In recent years, news stories across the country have described tragic instances of senior living facilities catching fire. The consequences of these fires have included the displacement of senior residents, the hospitalization of some seniors, and even deaths of senior home residents. Because many New Mexico seniors have reduced physical mobility, they cannot escape from a burning building easily, with some requiring assistance to even move at all. Experts have identified several causes of fires that are common to senior living communities.
Senior Housing News describes a lack of a sprinkler system as a major reason for fires to break out in senior living facilities. With a sprinkler system, a facility has a chance to put out small fires before they spread. The Centers for Medicare & Medicaid Services (CMS) has mandated that all long-term care facilities should have sprinkler systems installed by the year 2013, but there is a chance older buildings may still not have systems in place due to the length of time it takes to retrofit a sprinkler in existing structures.
Some locations in senior living communities are more prone to fire dangers. Kitchens, for example, feature the use of stoves and ovens. Also, where seniors are involved, kitchens can become even more dangerous since many seniors have diminished physical abilities. Additionally, laundry rooms can present fire hazards, as well as any place in a senior facility that handles dirty clothes and sheets, due to the flammable potential of clothing, as well as lint that is found in dryers.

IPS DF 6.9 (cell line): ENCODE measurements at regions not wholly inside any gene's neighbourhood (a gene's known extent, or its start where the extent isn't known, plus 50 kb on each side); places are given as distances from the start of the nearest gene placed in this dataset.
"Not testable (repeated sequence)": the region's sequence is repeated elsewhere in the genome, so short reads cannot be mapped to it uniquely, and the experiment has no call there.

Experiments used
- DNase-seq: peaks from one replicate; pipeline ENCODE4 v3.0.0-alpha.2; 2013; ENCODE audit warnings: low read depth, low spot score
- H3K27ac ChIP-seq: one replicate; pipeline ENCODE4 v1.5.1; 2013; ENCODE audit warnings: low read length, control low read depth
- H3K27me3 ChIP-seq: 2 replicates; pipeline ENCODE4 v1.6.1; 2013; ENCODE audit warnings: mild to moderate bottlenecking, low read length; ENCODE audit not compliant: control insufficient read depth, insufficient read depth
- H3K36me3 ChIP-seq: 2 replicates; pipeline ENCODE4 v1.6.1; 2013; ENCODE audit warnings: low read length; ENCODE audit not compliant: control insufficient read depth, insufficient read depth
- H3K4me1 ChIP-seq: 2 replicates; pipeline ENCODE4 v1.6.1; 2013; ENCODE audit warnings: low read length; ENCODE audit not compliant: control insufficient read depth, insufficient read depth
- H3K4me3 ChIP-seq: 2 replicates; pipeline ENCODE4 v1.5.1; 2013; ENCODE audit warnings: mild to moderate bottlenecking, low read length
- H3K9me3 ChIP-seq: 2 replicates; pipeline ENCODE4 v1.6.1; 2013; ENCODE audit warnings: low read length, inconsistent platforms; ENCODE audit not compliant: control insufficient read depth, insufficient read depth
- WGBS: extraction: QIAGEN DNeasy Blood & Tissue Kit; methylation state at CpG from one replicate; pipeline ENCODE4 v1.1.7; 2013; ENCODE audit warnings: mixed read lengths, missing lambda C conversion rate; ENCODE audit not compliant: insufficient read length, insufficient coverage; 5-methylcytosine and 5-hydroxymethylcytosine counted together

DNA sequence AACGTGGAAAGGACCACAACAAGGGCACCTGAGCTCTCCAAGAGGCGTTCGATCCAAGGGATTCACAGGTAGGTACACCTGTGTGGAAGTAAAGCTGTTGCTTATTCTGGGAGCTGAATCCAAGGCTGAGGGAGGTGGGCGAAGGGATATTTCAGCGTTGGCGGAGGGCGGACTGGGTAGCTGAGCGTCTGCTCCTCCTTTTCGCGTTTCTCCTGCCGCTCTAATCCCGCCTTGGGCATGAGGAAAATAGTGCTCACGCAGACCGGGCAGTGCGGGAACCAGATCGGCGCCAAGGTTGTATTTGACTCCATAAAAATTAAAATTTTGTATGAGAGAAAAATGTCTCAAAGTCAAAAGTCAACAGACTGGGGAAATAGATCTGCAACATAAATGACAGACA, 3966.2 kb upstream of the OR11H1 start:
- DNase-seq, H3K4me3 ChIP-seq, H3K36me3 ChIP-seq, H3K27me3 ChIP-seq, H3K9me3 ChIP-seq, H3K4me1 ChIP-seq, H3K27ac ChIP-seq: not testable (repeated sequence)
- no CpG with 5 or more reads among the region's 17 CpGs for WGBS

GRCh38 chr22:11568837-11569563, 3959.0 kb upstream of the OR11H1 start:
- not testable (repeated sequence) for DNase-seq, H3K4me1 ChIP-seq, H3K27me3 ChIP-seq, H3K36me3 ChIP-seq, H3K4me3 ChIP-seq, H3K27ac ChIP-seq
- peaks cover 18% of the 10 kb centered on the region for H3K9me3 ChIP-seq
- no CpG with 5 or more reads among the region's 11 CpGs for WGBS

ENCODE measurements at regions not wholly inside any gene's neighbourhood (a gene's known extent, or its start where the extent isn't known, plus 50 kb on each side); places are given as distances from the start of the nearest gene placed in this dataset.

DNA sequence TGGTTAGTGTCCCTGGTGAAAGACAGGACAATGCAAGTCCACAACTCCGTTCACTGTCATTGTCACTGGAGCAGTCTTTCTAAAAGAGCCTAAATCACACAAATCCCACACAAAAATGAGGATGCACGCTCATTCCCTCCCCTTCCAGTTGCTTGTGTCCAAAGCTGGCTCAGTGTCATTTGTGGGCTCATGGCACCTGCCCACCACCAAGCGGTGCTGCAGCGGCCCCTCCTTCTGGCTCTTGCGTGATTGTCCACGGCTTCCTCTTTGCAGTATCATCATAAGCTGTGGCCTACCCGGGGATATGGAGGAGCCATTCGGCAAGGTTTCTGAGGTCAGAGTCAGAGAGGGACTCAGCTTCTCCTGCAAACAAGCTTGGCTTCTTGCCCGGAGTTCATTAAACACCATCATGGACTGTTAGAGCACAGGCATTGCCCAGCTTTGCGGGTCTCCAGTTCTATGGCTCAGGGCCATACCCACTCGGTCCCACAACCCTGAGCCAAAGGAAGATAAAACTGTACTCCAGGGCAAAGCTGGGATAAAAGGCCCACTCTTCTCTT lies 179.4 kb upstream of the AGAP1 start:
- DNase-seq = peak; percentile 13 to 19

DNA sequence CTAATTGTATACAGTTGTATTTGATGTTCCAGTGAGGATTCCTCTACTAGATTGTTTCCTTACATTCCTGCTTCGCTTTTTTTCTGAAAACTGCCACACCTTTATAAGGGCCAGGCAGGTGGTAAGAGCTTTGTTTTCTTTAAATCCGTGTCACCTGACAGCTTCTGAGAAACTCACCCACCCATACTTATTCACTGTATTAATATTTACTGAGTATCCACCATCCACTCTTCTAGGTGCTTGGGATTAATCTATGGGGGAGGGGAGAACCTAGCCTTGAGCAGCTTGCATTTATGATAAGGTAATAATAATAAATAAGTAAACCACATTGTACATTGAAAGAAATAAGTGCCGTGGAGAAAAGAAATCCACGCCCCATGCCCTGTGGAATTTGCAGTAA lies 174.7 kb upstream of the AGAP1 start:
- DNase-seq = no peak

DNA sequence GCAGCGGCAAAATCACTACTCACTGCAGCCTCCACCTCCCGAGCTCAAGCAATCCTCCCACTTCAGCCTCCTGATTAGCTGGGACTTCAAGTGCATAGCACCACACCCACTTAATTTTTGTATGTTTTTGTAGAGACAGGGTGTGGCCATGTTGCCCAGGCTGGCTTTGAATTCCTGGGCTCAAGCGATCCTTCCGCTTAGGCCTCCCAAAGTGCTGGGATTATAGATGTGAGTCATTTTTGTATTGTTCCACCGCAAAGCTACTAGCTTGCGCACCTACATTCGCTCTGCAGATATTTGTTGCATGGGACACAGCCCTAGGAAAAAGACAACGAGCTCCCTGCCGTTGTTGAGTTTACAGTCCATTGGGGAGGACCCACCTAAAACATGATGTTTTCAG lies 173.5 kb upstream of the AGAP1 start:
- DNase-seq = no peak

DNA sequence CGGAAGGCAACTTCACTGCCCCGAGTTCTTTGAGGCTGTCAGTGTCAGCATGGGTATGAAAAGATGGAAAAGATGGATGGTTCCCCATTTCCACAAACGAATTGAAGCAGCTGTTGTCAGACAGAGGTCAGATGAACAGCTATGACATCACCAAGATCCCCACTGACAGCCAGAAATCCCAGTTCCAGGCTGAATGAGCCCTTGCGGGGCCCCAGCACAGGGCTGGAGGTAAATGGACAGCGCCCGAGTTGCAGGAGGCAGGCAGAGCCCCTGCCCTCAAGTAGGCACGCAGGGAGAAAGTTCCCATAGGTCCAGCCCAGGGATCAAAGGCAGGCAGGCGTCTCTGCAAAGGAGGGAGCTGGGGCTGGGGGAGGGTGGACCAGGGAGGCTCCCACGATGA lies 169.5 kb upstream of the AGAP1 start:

In some cases, a lit cigarette can be the culprit. Many seniors spend a lot of time in or near their beds, which makes a lit cigarette a real menace. The fire from a cigarette can catch onto blankets and sheets, or if the cigarette is dropped on the floor, the flame from the cigarette might latch onto curtains, drapes or a wall. A senior who is in bed or near the fire might not be able to escape before becoming severely injured or killed from the smoke or flames.
Anyone looking to place their elderly loved one in a senior living facility should ask about fire safety and rules that govern smoking indoors. With proper construction of a senior facility, the implementation of safety measures, as well as rules that govern the use of cooking and laundry appliances, a senior living facility or nursing home can be a safer place for seniors and prevent the wrongful death of elderly persons and care workers from a fire.
While this article is written to provide information on senior living facilities, it does not constitute legal advice.